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Most important criteria: that the stylus is not too thick (and that the writing pad can record things from a thin stylus). Superscripts and subscripts are impossible with most current styluses

I'd prefer one that's integrated with a computer - I have severe neck pain issues, so looking downwards is enough to cause pain.

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I tend to use Wacom tablets - from A3 to A5 sizes - and I have them to the right of the keyboard next to the mouse. I am not sure what you mean by integrated though - you shouldn't need to look down as the position of the stylus is shown by the cursor on the screen.

One of these tablets uses a very thin stylus (it is the least usable), the others use ones that are the same size and shape as pens.

I don't understand what you mean by "Superscripts and subscripts are impossible with most current styluses" - these should be possible with all styluses. It will just depend on what point size you want to use with your tablet.

For detail artwork I use my A3 tablet, but even the A5 one I use every day will happily cope with superscript and subscript.

Have you looked at the Wacom Intuos range?

disclaimer - I don't work for or endorse Wacom, but for me they have proved to be the most dependable and usable over the last 18 years.

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Oh okay - do you know where I could buy a super-thin stylus? Thanks! I do have a Wacom tablet, but my stylus is too fat for math. – InquilineKea Feb 1 '12 at 5:00
I don't understand this bit - my styluses range from the size of the ones you get with a Nintendo DS (way too thin) to the size of a normal pen. They are all suitable for writing equations, drawing complex figures etc. I feel the issue can't be your stylus - are you running at too low a resolution, perhaps. – Rory Alsop Feb 1 '12 at 8:31
@InquilineKea Do you have a capacitive stylus, like the one Wacom makes for iPad, or a resistance stylus, like the ones Wacom makes for its own drawing tablets? Capacitive styluses are notoriously thicker than resistance ones. – Belisama Jun 11 '12 at 1:03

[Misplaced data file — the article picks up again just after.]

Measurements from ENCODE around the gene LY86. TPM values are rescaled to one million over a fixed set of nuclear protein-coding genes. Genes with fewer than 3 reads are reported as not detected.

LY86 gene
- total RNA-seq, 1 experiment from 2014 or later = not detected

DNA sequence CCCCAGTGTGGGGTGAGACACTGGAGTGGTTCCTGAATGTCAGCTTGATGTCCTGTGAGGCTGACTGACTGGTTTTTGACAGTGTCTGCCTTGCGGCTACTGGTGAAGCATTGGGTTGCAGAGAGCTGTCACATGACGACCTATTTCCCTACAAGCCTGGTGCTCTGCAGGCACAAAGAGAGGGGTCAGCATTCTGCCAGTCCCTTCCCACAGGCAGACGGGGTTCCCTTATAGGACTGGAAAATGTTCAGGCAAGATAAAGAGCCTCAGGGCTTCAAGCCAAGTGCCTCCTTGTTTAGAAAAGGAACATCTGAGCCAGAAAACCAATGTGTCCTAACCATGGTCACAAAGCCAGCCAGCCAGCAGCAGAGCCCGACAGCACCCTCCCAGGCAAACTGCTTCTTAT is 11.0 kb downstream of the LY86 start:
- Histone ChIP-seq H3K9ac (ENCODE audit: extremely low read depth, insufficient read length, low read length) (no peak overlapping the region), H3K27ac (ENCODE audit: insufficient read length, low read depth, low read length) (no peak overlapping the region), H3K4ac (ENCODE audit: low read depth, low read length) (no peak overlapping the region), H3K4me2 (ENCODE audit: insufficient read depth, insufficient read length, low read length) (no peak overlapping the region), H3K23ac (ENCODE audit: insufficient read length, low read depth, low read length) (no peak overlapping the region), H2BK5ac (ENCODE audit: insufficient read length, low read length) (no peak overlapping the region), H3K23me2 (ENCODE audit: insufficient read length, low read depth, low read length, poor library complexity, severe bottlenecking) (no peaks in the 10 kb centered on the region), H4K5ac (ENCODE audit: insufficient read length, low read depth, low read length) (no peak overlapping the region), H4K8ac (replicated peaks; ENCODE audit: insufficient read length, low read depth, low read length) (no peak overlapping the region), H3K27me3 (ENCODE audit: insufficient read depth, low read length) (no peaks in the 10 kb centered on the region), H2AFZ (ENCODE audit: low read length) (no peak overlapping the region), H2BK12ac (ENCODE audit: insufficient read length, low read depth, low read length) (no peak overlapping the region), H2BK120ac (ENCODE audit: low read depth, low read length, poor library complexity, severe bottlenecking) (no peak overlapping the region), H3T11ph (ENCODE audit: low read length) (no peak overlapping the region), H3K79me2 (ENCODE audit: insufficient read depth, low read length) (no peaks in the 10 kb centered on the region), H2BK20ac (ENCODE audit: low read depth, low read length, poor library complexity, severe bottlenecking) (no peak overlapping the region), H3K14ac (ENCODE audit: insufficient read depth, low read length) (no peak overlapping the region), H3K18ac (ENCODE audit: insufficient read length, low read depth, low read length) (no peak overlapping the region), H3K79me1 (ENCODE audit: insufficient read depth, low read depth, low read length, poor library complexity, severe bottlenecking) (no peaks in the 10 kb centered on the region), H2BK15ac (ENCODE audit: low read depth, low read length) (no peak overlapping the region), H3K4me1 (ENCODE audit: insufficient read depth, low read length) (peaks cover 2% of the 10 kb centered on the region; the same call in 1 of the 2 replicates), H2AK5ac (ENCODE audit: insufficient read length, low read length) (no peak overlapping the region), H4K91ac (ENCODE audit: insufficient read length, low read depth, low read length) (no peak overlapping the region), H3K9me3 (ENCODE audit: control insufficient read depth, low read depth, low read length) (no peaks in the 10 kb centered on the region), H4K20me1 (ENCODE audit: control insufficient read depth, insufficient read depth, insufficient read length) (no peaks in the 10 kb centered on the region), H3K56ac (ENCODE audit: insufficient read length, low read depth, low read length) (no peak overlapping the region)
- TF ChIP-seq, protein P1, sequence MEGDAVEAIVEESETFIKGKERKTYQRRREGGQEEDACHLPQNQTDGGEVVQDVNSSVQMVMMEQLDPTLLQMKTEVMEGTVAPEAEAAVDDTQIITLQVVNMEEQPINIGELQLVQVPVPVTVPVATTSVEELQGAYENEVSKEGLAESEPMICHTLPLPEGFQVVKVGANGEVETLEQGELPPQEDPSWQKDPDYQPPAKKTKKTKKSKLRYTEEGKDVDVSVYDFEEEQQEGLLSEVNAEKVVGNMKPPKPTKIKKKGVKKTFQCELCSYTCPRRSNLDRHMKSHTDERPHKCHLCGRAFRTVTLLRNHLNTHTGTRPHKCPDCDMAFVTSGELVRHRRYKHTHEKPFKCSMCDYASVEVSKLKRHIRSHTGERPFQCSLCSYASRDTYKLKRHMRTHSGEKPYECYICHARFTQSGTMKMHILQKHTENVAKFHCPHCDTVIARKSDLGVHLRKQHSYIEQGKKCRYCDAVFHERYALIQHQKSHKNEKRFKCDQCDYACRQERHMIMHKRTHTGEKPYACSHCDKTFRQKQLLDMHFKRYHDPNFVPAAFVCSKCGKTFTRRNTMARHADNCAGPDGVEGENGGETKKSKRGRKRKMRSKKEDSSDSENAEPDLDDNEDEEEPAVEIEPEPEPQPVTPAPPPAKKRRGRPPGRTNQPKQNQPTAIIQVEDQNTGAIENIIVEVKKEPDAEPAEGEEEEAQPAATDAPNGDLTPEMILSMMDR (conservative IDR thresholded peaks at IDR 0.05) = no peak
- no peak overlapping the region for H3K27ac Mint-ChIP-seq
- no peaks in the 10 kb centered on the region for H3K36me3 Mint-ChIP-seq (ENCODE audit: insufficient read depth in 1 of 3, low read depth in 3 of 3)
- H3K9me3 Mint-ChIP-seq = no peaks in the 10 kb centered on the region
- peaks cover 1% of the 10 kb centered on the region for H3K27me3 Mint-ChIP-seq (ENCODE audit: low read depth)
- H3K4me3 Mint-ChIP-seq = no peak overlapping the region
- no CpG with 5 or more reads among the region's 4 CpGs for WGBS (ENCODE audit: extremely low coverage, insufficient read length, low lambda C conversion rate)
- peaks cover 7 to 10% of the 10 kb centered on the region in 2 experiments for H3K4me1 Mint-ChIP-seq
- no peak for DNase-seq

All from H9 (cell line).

Ah good points. Well, I finally got a Lenovo ThinkPad tablet, and while it has a capacitive stylus, it's actually still incredibly good for math/physics equations, perhaps due to the large size of the screen. I don't think any tablet is better for it, now that I'm using it. – InquilineKea Jun 11 '12 at 3:53

This isn't a tablet recommendation, but for inputting equations quickly and easily I sometimes use the Daum Equation Editor extension for Chrome Browser to graphically produce LaTeX math code. As fun as hand-coding LaTeX is, it's hard to produce error free code on the fly while taking notes. The WYSIWYG Daum Editor has taken a lot of the pain out of typesetting mathematics.

You might want to check it out if you're doing a lot of equation editing on computers in addition to whatever tablet setup you end up using.

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Drawing equations as you would draw a doodle is not the best idea. Try using applications that transform line arts to equations: This one outputs both MathML and LaTeX and is free for now.

I personally use paper and pen and later type it in using TeX/LaTeX.

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